Home Health Bankruptcies Likely to Rise After PDGM

Although a fairly common practice in the senior housing and skilled nursing worlds, home health providers as a group have largely avoided bankruptcy proceedings, partly thanks to a steady reimbursement landscape and increasing demand for services by older Americans hoping to age in place.

If history serves as any guide, that’s likely to change under the Patient-Driven Groupings Model (PDGM) and the inevitable market disruption expected come Jan. 1, 2020, McBee Associates Inc. President Mike Dordick told Home Health Care News.

Wayne, Pennsylvania-based McBee is an independent health care services and consulting firm that works with providers across the continuum of care.


“The last time the industry went through this kind of major change was in the late 1990s and early 2000s — moving from the Interim Payment System (IPS) to the Prospective Payment System (PPS) — and you saw a lot of bankruptcies take place,” Dordick said. “If you make the comparison to where we are now, there are some similarities.”

Mike Gustafson, a Chicago-based attorney with international law firm Faegre Baker Daniels LLP, seconds that notion.

As a general rule, bankruptcies in any industry tend to climb whenever there’s a significant change, especially one that affects revenue and cash flow simultaneously, Gustafson told HHCN.


“[PDGM] definitely seems to have the potential to be this external force that causes disruption to the industry, both decreasing revenues but also in that it affects cash flow,” he said. “That can really be a recipe for danger to any business that is either caught unaware or doesn’t properly prepare.”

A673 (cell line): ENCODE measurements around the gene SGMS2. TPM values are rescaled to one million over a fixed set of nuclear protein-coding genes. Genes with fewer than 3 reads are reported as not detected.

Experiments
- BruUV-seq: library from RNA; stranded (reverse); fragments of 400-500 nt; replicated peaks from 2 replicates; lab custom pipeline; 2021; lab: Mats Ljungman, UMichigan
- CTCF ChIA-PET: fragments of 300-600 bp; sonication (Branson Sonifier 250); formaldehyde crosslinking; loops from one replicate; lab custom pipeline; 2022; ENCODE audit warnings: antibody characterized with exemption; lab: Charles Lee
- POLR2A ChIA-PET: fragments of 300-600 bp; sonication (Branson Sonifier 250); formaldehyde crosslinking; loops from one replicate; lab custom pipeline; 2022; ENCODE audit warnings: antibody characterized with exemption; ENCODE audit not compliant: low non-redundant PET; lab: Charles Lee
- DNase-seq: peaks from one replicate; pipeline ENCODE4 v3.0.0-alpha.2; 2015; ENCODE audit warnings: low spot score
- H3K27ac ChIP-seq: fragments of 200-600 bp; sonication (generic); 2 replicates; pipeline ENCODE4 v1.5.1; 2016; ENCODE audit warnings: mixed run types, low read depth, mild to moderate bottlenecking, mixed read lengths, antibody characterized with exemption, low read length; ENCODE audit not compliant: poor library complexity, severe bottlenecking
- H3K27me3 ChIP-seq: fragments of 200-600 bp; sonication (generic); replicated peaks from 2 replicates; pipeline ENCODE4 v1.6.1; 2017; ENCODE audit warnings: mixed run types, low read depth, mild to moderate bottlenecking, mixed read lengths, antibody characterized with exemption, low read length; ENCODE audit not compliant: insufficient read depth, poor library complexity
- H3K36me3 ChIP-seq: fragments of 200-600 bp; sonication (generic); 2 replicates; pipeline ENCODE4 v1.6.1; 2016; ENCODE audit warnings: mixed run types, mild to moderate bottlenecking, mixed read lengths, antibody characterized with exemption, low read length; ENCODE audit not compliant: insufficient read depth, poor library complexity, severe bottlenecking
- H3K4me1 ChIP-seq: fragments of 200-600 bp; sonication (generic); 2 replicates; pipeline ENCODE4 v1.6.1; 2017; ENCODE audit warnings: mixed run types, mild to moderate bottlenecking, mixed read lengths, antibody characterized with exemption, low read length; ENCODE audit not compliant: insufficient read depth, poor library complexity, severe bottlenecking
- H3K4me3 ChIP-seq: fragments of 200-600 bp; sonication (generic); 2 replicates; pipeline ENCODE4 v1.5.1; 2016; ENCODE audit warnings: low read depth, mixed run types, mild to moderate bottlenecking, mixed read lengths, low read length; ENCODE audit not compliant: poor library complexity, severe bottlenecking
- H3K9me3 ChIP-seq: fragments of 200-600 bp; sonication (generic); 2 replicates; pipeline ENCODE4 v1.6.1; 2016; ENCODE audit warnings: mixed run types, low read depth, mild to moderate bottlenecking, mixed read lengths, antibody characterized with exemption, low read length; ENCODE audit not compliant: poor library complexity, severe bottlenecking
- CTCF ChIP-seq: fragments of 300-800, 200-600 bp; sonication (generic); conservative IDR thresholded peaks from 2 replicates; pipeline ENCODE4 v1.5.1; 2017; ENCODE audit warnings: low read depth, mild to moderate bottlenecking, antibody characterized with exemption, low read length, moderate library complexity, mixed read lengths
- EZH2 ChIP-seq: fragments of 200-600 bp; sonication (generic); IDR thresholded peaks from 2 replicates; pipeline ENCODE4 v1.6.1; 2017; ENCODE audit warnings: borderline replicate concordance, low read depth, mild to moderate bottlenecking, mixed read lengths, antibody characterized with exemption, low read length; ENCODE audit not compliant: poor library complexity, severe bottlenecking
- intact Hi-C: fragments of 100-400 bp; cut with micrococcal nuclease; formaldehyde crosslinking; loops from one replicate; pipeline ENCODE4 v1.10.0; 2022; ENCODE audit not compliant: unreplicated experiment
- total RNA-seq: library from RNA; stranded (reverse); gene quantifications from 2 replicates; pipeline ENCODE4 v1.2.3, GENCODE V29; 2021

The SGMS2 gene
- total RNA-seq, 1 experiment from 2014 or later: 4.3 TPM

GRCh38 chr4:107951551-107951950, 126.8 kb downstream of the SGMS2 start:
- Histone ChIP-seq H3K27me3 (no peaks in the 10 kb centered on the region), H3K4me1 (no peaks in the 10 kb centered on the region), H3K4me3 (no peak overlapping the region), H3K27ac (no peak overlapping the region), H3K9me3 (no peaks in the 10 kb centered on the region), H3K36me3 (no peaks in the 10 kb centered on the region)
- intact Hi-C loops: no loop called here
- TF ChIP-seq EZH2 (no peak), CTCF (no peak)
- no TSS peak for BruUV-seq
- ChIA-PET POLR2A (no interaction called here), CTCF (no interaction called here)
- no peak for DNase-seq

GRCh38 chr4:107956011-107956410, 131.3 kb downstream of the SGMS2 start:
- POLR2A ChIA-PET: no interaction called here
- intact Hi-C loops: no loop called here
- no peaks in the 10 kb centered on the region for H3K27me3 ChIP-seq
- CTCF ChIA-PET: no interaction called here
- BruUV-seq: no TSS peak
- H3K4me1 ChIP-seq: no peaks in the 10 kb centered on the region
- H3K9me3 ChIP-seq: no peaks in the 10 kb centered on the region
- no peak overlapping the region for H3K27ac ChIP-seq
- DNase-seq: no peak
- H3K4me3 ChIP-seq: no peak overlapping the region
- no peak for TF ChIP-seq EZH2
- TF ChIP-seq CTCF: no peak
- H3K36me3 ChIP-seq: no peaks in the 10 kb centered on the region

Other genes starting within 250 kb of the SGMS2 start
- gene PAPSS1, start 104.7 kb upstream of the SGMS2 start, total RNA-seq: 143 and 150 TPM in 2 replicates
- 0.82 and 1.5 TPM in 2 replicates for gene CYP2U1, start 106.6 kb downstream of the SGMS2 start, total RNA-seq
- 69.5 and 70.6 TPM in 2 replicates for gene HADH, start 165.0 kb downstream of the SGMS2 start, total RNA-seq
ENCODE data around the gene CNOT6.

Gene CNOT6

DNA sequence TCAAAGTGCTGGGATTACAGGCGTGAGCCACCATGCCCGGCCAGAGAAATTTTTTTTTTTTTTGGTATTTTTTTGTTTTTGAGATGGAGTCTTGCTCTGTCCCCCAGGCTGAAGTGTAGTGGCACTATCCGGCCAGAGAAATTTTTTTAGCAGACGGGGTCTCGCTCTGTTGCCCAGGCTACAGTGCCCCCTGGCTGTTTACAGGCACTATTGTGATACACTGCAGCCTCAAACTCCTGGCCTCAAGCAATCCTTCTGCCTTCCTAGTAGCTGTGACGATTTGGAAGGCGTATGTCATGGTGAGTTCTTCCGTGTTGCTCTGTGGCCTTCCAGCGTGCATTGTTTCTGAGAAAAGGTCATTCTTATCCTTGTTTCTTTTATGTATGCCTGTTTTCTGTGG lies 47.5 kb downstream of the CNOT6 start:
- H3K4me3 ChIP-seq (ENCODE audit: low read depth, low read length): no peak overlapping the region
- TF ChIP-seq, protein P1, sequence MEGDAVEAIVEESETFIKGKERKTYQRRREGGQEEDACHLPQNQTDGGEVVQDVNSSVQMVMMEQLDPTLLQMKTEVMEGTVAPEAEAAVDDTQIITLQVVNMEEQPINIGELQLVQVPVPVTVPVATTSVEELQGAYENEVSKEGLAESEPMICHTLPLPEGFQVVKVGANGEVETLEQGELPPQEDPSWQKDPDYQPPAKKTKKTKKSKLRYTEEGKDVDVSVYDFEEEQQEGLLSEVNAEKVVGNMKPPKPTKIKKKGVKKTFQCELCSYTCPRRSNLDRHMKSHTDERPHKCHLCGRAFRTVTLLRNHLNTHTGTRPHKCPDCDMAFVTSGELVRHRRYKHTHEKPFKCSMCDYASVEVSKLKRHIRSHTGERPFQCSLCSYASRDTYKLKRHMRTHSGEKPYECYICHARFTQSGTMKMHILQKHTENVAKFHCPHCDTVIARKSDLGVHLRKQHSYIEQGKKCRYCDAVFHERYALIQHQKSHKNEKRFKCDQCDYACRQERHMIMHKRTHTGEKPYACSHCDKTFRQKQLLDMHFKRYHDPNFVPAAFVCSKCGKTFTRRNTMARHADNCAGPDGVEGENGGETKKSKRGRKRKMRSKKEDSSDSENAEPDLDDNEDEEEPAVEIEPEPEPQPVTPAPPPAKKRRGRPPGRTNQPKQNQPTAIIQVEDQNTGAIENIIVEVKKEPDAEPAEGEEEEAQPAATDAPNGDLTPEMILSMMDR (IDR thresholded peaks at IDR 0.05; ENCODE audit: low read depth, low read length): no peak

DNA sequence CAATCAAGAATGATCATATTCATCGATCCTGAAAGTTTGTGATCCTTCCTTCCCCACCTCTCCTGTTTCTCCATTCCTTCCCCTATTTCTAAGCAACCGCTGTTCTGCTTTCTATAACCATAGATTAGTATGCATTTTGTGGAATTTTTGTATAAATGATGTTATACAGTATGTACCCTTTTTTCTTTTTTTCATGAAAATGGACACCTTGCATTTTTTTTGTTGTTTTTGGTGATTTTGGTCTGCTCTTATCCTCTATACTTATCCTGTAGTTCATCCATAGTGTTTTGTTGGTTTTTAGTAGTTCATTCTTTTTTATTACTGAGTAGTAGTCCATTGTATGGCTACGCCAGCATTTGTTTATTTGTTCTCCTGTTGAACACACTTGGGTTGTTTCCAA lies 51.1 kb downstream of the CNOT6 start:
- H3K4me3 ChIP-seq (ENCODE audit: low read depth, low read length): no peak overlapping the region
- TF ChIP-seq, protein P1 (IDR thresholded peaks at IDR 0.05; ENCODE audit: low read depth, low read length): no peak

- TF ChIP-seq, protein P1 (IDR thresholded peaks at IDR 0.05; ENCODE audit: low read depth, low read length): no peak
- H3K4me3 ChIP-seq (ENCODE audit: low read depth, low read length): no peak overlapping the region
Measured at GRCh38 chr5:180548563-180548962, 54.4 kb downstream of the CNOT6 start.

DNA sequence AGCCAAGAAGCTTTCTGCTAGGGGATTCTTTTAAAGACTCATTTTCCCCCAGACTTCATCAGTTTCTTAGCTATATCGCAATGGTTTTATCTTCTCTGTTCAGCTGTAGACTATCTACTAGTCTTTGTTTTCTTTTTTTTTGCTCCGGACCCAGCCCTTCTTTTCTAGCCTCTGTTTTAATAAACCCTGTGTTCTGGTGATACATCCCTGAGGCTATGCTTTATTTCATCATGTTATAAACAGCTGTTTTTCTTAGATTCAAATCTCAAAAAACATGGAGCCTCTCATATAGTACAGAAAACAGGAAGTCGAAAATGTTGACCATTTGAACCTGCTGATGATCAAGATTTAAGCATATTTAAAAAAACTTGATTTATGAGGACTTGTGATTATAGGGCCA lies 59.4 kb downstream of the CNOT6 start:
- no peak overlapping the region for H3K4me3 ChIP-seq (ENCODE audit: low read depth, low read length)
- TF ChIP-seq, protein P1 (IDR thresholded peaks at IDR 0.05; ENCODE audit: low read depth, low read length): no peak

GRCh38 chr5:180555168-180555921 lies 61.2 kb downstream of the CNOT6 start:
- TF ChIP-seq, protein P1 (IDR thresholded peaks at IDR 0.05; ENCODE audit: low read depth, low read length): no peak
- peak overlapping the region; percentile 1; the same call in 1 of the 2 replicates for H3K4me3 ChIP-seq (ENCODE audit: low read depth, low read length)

The great unknown

Calculating the exact number of home health provider bankruptcies that have been filed over the years is extremely difficult, experts say, because a dedicated database does not exist.

There are, however, a handful of ways to help gauge or estimate frequency.

For example, going back to 1980, there have been nearly 300 bankruptcy cases involving providers with the phrase “home health” in their business name, an HHCN review of electronically filed court records found.

Of those cases, only 50 or so were filed in the past decade.

“There are bankruptcies taking place in home health right now, but they’re very infrequent,” Dordick said. “Most organizations that are in home-based care are fine and can weather the storm. They don’t have the issue of potentially not having enough cash. It’s nowhere near what you see with skilled nursing facilities (SNFs) and the senior housing world.”